We welcome all who love to sing to join in rehearsals at the start of a new season, as we prepare music for our spring concerts in early May. You’ll have an opportunity to explore uplifting music that celebrates the wonder of star-filled nights and an awakening to new possibilities, from a rarely heard song by Beethoven to traditional African music and breathtaking new works by contemporary American composers.
College faculty, staff, students, alumni, and community members rehearse together on Sunday and Tuesday evenings, 7-8:30 p.m. We begin on Feb. 5, 7 & 12 in Mahaney Center for the Arts (room 221); on and after Feb. 14 rehearsals move to Mead Chapel.
Concerts are slated for Saturday evening, May 6 (Brandon Town Hall) and Sunday afternoon, May 7 (Robison Hall, Mahaney Center for the Arts). We ask singers to join no later than February 21 and to attend at least one rehearsal each week.
Here’s a preview of the program:
- Two beautifully crafted classical works that speak of hope in the midst of grief: Elegischer Gesang by Ludwig van Beethoven and Let nothing ever grieve thee by Johannes Brahms.
- Inspired by the legend of the phoenix, contemporary Norwegian-American composer Ola Gjeilo and poet Charles Silvestri recently wrote Across the vast, eternal sky, scored for piano and string quartet. ‘This is my grace, to be restored, born again, in flame; do not despair that I am gone away; I will appear again when the sunset paints flames across the vast eternal sky.’
- The traditional song Shosholoza originated among migrant works traveling from Zimbabwe to work in South African mines. Featured in the movie Invictus, its meaning may come from a combination of both Ndebele and Zulu words meaning to push forward, endeavor, or strive.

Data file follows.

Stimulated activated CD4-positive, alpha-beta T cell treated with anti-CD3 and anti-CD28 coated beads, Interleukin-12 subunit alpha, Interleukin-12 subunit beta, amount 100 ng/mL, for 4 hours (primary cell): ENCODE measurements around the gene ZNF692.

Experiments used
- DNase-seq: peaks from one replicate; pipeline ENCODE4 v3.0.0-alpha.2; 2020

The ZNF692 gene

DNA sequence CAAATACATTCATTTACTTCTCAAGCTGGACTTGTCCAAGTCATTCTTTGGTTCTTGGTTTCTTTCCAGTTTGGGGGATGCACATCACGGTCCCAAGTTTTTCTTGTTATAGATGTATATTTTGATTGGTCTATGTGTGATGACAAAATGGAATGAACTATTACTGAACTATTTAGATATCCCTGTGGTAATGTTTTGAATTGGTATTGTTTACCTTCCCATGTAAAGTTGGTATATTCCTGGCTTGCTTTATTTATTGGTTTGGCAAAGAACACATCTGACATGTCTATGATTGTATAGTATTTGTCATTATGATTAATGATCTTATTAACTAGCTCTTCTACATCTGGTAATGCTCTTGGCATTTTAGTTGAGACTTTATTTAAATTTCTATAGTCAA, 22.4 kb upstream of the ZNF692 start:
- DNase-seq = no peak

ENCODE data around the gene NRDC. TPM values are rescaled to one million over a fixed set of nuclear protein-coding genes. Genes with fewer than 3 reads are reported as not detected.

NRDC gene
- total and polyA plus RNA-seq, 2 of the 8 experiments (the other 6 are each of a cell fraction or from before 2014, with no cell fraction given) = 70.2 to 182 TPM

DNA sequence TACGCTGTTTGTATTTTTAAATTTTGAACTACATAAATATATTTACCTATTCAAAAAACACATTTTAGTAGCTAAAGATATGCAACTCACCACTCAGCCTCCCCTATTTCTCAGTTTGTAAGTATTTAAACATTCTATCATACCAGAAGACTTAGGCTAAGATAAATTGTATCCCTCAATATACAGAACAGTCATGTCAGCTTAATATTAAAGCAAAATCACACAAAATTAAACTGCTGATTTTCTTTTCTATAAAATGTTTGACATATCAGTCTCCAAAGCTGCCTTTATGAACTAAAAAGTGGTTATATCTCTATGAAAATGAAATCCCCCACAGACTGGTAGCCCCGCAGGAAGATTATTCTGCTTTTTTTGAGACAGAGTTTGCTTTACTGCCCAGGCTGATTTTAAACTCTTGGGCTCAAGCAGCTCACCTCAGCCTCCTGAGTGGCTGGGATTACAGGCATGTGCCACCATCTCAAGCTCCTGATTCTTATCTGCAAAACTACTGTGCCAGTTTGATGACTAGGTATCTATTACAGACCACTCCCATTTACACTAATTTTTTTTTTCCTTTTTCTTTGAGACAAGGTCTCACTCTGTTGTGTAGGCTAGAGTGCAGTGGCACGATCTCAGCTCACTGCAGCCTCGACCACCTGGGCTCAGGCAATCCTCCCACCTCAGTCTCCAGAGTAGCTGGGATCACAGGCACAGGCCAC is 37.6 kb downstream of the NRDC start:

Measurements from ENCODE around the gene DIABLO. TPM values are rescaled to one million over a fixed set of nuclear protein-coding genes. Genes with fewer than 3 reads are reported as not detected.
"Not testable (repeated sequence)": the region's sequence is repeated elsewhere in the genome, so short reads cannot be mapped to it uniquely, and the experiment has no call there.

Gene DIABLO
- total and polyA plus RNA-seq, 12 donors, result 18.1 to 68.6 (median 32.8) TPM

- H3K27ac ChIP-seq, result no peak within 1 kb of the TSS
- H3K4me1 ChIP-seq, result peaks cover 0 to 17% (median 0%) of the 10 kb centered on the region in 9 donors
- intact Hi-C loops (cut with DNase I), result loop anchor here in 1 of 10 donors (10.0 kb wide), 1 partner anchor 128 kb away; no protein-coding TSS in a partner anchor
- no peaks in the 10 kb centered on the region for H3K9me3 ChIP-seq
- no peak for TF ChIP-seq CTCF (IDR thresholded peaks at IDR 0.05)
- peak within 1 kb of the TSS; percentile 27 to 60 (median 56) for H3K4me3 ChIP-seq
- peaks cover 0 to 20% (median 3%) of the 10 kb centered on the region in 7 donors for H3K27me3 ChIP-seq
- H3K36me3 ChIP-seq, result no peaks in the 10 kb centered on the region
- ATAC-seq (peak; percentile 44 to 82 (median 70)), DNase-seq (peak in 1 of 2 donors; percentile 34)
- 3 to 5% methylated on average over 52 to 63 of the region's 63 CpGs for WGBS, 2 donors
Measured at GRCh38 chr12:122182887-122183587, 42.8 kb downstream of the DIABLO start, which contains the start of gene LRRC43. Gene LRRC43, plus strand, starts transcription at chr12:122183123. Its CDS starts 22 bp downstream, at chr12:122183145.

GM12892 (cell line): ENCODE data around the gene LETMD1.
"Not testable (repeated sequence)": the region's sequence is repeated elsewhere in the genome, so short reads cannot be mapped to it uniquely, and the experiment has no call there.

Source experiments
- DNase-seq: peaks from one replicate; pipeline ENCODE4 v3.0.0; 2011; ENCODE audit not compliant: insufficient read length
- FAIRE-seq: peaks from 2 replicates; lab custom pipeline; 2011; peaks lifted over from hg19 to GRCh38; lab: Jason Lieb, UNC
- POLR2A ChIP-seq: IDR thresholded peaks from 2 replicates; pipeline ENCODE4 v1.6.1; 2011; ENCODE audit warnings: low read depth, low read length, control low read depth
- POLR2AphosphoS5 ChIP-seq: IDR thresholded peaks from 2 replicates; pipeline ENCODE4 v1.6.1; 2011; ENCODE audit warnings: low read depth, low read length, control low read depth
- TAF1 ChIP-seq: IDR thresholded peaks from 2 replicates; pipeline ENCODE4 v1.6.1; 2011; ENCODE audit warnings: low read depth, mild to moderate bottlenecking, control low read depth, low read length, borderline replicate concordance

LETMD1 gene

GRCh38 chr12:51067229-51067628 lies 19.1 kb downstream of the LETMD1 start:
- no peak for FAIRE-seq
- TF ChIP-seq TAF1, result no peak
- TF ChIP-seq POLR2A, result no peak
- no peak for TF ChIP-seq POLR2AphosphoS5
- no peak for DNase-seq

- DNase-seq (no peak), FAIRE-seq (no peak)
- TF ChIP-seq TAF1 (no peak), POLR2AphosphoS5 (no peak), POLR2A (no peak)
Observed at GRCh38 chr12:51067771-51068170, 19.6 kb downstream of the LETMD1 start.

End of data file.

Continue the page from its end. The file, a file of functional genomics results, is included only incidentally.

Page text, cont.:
- American composer Randall Thompson creates a stirring setting of Robert Frost’s poem Choose something like a star. ‘It asks of us a certain height, so when at times the mob is swayed to carry praise or blame too far, we may choose something like a star to stay our minds on and be staid.’
- Thirty-year-old composer Daniel Elder recently completed an energetic arrangement of Sara Teasdale’s poem May Night. ‘The spring is fresh and fearless and every leaf is new… Here in the moving shadows I catch my breath and sing—My heart is fresh and fearless and over-brimmed with spring.’
- Two settings of a James Agee text, entitled Sure on this Shining Night: one by 20th-century American composer Samuel Barber and the second, an expressive arrangement by award-winning contemporary composer Morten Lauridsen. ‘Sure on this shining night of star made shadows round, kindness must watch for me this side the ground…’
- The Awakening, with words and music by pianist-composer Joseph M. Martin. He portrays a dream in which no choir remains ‘to sing to change the world, only silence…’ But then we ‘Awake! All voices join as one! Let music live!’
Contact conductor Jeff Rehbach (firstname.lastname@example.org) or 802.989.7355 with any questions, and check out the Chorus and its history at go.middlebury.edu/communitychorus.